Most modern Finnish historians deny that most Communists wanted a violent coup, especially not without Soviet support. Later in the spring, when the Finnish parliament passed a no-confidence motion against Communist Interior Minister Leino, because of controversy over Leino's treatment of some mostly White Russian emigrant prisoners whom he had ordered to be deported to the Soviet Union, Paasikivi had to dismiss Leino when he refused to resign at once. After the 1948 parliamentary elections, when the Communists dropped from the largest to the third largest party, Paasikivi refused to let them into the government; and the Communists remained in opposition until 1966 (See, for example, Seppo Zetterberg et al., ed., "A Small Giant of the Finnish History" / Suomen historian pikkujättiläinen, Helsinki: Werner Söderström Publications Ltd., 2003).
As President, Paasikivi kept the foreign relations of Finland in the foreground, trying to ensure a stable peace and wider freedom of action. Paasikivi concluded that, all the fine rhetoric aside, Finland had to adapt to superpower politics and sign treaties with the Soviet Union to avoid a worse fate. Thus he managed to stabilize Finland's position. This "Paasikivi doctrine" was adhered to for decades, and was named Finlandization in the 1970s.
It should be noted that Paasikivi was helped in his relations with the Soviet leaders by his ability to speak some Russian; he did not have to use interpreters all the time, as his successor Kekkonen did. Having studied in Russia as a young man, Paasikivi also knew classic Russian literature and Russian culture. (See, for example, "The Diaries of J.K. Paasikivi", edited and published in Finland around 1985–1986; Sakari Virkkunen, "The Finnish Presidents II"; "The Republic's Presidents 1940–1956" / Tasavallan presidentit 1940–1956, published in Finland in 1993–1994; Tuomo Polvinen, "J.K. Paasikivi: The Statesman's Work of Life" / J.K. Paasikivi: Valtiomiehen elämäntyö, published in several volumes in Finland in the 1990s and 2000s.)
Paasikivi stood for re-election in the presidential election of 1950, and he won 171 out of the 300 electoral college votes. The priorities of his second term were centred largely on domestic politics, in contrast to his first term. Joseph Stalin's death made Paasikivi's job easier. As a lover of sports, and a former athlete and gymnast, Paasikivi had the great pleasure, during his second term of office, of opening the 1952 Summer Olympics held in Helsinki.
By the end of Paasikivi's second six-year term, Finland had rid itself of the most urgent political problems resulting from the war. The Karelian refugees had been resettled, the war reparations had been paid, rationing had ended, and in January 1956 the Soviet Union removed its troops from the Porkkala marine base near Helsinki. (See, for example, Zetterberg et al., eds., "A Small Giant of the Finnish History".)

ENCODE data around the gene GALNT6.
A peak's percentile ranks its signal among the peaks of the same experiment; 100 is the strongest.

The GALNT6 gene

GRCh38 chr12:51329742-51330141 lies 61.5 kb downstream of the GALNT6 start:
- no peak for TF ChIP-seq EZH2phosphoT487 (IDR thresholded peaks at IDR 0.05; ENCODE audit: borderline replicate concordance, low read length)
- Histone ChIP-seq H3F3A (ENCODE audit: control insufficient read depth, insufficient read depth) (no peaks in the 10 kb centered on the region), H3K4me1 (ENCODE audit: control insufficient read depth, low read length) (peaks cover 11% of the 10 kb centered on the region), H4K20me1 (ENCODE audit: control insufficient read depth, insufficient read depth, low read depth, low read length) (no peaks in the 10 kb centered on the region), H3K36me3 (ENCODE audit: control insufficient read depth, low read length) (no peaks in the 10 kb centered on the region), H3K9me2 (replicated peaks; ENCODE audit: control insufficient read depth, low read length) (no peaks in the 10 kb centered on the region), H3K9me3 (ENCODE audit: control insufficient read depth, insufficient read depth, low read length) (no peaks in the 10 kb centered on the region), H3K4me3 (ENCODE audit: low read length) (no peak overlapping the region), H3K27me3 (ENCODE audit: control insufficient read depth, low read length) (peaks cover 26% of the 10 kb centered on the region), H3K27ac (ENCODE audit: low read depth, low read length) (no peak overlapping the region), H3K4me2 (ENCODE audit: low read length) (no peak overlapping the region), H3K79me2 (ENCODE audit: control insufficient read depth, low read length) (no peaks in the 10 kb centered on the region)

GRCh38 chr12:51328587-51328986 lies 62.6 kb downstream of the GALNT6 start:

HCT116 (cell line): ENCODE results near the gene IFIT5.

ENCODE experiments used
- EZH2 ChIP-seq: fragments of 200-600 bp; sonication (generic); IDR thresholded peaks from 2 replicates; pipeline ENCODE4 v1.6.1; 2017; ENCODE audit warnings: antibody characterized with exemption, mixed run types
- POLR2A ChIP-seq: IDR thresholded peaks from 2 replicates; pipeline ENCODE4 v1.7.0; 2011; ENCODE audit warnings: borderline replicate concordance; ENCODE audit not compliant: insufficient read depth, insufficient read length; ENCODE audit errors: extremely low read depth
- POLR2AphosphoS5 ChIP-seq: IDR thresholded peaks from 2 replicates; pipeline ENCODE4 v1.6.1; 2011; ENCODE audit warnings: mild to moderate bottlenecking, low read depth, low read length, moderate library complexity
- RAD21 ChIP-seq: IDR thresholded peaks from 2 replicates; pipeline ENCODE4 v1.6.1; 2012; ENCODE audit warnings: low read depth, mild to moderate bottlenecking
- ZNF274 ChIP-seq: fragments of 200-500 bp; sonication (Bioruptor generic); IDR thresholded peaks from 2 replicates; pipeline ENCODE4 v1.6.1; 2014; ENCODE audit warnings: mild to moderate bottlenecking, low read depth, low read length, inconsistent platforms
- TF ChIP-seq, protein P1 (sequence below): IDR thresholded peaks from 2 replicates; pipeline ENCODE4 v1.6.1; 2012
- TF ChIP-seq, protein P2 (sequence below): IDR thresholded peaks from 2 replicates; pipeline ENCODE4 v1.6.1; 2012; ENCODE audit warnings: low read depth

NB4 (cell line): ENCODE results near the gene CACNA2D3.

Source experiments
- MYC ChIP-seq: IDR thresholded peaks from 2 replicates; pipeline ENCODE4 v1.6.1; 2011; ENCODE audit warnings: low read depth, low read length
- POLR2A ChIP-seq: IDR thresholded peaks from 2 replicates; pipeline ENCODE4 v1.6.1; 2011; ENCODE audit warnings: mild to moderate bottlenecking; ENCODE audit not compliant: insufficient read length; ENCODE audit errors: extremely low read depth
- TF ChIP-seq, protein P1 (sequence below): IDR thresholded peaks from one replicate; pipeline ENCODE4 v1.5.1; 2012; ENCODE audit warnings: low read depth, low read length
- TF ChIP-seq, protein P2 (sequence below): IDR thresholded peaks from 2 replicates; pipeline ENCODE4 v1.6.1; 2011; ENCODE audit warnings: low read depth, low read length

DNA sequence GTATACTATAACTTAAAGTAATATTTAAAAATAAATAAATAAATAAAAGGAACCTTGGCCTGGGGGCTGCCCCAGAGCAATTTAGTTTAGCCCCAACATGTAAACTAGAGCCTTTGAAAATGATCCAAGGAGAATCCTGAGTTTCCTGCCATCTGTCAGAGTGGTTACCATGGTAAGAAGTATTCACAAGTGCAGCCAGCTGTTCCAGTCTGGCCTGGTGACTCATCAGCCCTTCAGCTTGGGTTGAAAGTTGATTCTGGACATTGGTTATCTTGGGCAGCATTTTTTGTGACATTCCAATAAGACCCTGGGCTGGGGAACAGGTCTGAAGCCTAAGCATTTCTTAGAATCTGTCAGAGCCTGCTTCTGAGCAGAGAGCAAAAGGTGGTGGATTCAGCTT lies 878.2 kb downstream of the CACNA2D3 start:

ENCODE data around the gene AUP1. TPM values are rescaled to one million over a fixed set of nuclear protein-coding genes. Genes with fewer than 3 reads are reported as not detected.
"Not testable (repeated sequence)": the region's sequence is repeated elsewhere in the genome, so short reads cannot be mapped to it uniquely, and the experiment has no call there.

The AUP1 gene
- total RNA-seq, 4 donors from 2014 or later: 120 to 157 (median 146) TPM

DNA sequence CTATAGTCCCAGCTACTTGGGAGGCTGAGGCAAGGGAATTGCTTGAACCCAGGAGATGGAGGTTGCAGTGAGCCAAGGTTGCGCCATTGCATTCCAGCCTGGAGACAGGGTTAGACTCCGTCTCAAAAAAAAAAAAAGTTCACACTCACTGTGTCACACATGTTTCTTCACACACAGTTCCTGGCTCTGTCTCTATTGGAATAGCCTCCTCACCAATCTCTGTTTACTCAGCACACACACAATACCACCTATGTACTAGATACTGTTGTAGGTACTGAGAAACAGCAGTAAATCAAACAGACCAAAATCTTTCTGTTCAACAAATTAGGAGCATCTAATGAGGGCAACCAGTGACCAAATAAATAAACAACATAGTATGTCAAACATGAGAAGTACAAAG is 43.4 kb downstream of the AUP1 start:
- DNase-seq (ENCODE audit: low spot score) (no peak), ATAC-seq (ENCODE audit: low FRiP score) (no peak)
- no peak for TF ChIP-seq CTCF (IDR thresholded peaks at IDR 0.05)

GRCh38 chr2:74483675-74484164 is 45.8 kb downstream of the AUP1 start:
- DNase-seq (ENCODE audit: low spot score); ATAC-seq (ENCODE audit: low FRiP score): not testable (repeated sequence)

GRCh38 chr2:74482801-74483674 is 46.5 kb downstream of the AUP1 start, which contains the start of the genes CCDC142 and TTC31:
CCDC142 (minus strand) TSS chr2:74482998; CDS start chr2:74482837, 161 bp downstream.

Paasikivi did not actively seek re-election from his second term ending March 1, 1956, when he was age 85. However, Paasikivi was willing to serve as president for about two more years if a great majority of politicians asked him to do so. He appeared as a dark horse presidential candidate on the second ballot of the electoral college on February 15, 1956, but was eliminated as the least popular candidate. His last-minute candidacy was based on a misunderstood message from some Conservatives which made him believe that enough Agrarians and Social Democrats would support him.
After his unsuccessful last-minute presidential candidacy, Paasikivi felt betrayed by those politicians who asked him to participate in the election. He even denied giving his consent to the presidential candidacy in a public statement (see, for example, Pekka Hyvärinen, "Finland's Man: Urho Kekkonen's Life" / Suomen mies: Urho Kekkosen elämä, published in Finland in 2000; Tuomo Polvinen, "J.K. Paasikivi: The Statesman's Work of Life", final volume – years 1948–1956). He died in December, having not yet finished his memoirs.
Paasikivi in banknotes
Paasikivi, who had a strong background in banking, was featured in various Finnish banknotes. He is one three Finnish presidents who appeared in markka-denominated banknotes of Finland, the others being Kaarlo Juho Ståhlberg, the first president of Finland, and Urho Kekkonen, Paasikivi's successor as president.
Awards and decorations
- Finland : Grand Cross of the Order of the White Rose (Finland)
- Finland : Grand Cross of the Order of the Lion of Finland
- Finland : Grand Cross of the Order of the Cross of Liberty
- Iceland : Grand Cross with Collar of the Order of the Falcon (24 April 1954) 
- Sweden : Knight of the Order of the Seraphim (Sweden)
- Sweden : Order of The Polar Star
- Norway : Grand Cross of the Order of St. Olav
- Denmark : Order of the Elephant (Denmark)
- USSR : Order of Lenin
- Russia : Order of St. Anna
- Prussia : Iron Cross
- France : Legion of Honour
- Poland : Ordr of st.Stanislaus
- Courtesy title in Finland for former Presidents of the Republic
- "Ministerikortisto". Valtioneuvosto.
- Laar, M. (2009). The Power of Freedom. Central and Eastern Europe after 1945. Centre for European Studies, p. 41. http://www.poweroffreedombook.com/preview_PoF.pdf
- Icelandic Presidency Website (Icelandic), Order of the Falcon, Juho Kusti Paasikivi
- Media related to Juho Kusti Paasikivi at Wikimedia Commons
- Paasikivi's greeting message for the 1952 Summer Olympics (Audio and Visual [English])
Pehr Evind Svinhufvud
|Prime Minister of Finland
|Prime Minister of Finland
Carl Gustaf Emil Mannerheim
|President of Finland